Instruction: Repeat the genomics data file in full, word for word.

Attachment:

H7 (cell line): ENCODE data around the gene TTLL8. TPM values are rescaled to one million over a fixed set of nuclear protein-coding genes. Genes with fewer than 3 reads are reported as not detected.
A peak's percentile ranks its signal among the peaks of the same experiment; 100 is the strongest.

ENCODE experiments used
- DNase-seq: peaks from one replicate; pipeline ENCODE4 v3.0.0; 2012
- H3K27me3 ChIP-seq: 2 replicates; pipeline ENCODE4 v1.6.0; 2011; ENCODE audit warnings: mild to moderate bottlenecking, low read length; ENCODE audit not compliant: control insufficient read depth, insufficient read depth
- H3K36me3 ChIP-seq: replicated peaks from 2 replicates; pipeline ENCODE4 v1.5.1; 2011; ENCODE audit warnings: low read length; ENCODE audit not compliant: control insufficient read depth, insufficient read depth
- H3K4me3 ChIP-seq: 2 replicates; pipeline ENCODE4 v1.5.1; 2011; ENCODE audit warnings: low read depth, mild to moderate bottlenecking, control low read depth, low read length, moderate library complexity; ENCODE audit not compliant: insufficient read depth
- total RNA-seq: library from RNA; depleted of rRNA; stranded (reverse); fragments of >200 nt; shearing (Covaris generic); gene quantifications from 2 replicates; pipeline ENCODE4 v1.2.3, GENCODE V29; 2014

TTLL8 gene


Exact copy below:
H7 (cell line): ENCODE data around the gene TTLL8. TPM values are rescaled to one million over a fixed set of nuclear protein-coding genes. Genes with fewer than 3 reads are reported as not detected.
A peak's percentile ranks its signal among the peaks of the same experiment; 100 is the strongest.

ENCODE experiments used
- DNase-seq: peaks from one replicate; pipeline ENCODE4 v3.0.0; 2012
- H3K27me3 ChIP-seq: 2 replicates; pipeline ENCODE4 v1.6.0; 2011; ENCODE audit warnings: mild to moderate bottlenecking, low read length; ENCODE audit not compliant: control insufficient read depth, insufficient read depth
- H3K36me3 ChIP-seq: replicated peaks from 2 replicates; pipeline ENCODE4 v1.5.1; 2011; ENCODE audit warnings: low read length; ENCODE audit not compliant: control insufficient read depth, insufficient read depth
- H3K4me3 ChIP-seq: 2 replicates; pipeline ENCODE4 v1.5.1; 2011; ENCODE audit warnings: low read depth, mild to moderate bottlenecking, control low read depth, low read length, moderate library complexity; ENCODE audit not compliant: insufficient read depth
- total RNA-seq: library from RNA; depleted of rRNA; stranded (reverse); fragments of >200 nt; shearing (Covaris generic); gene quantifications from 2 replicates; pipeline ENCODE4 v1.2.3, GENCODE V29; 2014

TTLL8 gene